About Schiphol: Surprisingly versatile

Schiphol has had a very storied 100 years. From its on-site museum to its impressive sustainability records, there’s a lot here to spark your imagination.

Schiphol overview

Schiphol turned 100

2016 marked the airports 100th anniversary. It began as a small pastoral landing strip in 1916 that was primarily used by the military. Today it's a bustling international hub that welcomes millions of travellers every year.

KLM is founded

KLM Royal Dutch Airlines played an integral role in the development of Schiphol. The first commercial flight from Amsterdam to London took place on 17 May 1920. Shortly thereafter, the number of commercial flights grew rapidly.

Destroyed and rebuilt

Schiphol suffered almost total destruction during WWII. It was rebuilt in the months and years after independence, and flights resumed as early as July 1945. Growth swiftly continued from that point on. It now has 6 runways for take-off and landing. It's also a place where travellers, goods and ideas flow in to the Netherlands, and out to the world.

A vibrant hub

Schiphol is anything but boring. It has a vibrant shopping centre, children's playgrounds and even an on-site museum. You can also make use of free Wi-Fi. It's also extremely compact, where you'll find everything under one roof. You can also walk across the entire airport in about twenty minutes.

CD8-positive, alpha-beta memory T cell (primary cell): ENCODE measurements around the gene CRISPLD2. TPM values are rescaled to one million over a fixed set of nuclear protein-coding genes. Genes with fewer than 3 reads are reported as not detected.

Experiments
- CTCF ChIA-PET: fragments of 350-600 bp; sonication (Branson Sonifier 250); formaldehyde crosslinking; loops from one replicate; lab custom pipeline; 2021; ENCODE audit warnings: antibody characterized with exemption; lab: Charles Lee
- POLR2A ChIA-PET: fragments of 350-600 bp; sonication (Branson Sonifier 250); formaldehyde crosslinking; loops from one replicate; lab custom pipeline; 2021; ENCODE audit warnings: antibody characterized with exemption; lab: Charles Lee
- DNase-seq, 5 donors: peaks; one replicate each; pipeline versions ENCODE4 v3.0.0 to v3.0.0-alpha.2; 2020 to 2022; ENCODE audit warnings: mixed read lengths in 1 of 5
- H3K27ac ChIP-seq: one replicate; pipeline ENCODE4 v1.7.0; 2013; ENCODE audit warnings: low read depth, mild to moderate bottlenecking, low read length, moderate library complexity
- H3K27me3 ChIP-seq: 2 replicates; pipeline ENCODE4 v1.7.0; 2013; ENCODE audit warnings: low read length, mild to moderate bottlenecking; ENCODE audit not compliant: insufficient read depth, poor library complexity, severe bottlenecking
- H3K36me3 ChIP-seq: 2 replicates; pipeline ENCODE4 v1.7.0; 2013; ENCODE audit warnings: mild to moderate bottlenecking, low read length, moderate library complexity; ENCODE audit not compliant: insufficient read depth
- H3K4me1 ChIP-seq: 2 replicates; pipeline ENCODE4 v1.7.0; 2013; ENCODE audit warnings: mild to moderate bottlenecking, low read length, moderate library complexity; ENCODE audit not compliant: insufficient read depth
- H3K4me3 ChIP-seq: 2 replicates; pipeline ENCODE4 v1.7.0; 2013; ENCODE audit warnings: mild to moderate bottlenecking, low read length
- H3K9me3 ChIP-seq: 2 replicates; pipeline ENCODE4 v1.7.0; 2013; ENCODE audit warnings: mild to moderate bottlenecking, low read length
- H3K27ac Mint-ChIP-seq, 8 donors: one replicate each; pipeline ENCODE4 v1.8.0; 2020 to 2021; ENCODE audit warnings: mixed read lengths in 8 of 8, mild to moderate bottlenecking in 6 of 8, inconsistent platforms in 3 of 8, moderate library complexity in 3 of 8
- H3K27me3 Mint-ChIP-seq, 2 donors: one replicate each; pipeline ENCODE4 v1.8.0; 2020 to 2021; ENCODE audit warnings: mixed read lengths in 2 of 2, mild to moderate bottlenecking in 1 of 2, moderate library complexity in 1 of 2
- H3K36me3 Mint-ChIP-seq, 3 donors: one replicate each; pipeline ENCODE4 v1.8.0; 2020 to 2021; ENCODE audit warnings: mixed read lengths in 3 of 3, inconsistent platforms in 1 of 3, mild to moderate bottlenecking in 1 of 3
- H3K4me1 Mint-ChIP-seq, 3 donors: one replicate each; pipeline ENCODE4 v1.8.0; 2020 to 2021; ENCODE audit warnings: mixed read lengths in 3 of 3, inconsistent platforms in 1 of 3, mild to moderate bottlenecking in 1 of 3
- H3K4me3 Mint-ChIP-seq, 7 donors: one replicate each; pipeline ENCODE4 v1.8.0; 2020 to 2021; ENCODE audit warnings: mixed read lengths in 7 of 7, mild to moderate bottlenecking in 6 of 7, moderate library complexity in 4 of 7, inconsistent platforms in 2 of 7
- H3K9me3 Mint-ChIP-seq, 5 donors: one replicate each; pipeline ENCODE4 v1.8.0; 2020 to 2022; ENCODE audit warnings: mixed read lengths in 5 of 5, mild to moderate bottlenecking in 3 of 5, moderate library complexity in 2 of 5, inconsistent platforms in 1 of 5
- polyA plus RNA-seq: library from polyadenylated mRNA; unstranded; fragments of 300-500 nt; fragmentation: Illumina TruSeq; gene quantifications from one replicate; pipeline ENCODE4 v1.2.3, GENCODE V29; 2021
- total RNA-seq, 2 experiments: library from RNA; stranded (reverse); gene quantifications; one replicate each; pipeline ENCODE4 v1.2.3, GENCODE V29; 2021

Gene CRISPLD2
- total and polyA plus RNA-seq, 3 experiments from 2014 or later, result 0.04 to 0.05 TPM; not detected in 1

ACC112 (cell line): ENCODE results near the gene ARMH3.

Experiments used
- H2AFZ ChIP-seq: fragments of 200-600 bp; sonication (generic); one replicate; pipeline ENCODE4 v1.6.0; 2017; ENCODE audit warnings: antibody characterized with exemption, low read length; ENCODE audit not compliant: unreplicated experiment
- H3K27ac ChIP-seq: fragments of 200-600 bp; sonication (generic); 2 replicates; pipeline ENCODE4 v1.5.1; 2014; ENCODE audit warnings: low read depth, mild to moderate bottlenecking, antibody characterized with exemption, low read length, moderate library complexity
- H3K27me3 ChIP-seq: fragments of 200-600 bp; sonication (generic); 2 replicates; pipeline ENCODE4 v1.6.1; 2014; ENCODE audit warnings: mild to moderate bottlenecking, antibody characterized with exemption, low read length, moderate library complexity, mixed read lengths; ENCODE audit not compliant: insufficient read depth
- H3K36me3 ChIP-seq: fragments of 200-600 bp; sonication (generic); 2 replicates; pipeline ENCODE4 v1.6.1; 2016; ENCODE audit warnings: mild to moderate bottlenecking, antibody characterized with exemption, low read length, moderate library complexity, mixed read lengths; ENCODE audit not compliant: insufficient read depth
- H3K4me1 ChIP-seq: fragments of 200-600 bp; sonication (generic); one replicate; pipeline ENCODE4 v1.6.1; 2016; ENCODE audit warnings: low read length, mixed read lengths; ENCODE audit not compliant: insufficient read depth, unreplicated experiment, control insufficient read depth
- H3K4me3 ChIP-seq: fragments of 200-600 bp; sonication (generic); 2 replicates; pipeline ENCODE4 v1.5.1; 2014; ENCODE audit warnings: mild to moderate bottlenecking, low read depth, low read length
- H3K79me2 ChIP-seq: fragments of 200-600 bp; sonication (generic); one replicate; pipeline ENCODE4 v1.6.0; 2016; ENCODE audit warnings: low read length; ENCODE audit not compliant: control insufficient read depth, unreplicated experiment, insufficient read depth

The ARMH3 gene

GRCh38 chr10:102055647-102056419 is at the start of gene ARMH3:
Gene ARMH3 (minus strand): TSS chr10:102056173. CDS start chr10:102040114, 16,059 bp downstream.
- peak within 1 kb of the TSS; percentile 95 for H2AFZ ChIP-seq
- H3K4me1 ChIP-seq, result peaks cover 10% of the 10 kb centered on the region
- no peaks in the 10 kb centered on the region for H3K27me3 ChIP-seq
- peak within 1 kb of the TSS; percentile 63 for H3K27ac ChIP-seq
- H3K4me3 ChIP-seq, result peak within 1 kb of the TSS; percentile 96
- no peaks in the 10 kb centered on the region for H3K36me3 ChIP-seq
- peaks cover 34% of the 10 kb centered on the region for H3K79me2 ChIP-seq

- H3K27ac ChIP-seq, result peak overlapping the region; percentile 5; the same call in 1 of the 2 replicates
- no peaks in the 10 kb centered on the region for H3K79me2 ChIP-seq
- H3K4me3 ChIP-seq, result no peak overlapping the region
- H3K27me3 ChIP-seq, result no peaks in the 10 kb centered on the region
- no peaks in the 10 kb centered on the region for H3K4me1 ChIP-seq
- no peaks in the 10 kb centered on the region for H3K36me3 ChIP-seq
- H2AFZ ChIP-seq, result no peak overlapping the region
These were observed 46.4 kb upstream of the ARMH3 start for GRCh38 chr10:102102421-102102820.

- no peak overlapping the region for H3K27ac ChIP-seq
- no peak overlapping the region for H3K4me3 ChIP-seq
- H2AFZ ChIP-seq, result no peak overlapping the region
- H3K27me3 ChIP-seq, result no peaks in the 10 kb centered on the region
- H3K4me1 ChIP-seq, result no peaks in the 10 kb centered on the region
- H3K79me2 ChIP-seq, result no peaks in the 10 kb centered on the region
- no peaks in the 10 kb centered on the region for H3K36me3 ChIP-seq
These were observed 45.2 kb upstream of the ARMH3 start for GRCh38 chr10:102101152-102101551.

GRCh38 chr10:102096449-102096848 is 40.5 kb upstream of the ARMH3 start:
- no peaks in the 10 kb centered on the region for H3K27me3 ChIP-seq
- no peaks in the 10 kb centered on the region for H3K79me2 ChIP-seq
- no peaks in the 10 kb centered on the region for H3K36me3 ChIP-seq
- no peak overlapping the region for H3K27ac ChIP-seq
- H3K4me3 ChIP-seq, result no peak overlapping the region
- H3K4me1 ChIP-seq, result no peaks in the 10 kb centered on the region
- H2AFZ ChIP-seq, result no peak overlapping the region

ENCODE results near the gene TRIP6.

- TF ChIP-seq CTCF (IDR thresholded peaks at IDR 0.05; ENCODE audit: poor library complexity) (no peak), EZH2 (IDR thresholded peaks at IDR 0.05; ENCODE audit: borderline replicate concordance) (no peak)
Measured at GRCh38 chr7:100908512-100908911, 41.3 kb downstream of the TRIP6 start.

Creating tomorrow

We have done everything we can to reduce Schiphol's carbon footprint, and will continue to do so. We use green electricity and energy-efficient LED lighting wherever possible, heat and cool the terminal with sustainable sources, and have a large fleet of Tesla taxis to get you to your destination with as little noise and pollution as possible.


Did you know that over 58-million people travelled by way of Schiphol in 2015?

Sustainable transport

The world’s largest fleet of sustainable taxis can be found in front of Schiphol Plaza, the airport’s main foyer.

Passenger flight

The first passenger plane landed at Schiphol on 17 May 1920 at 12:40.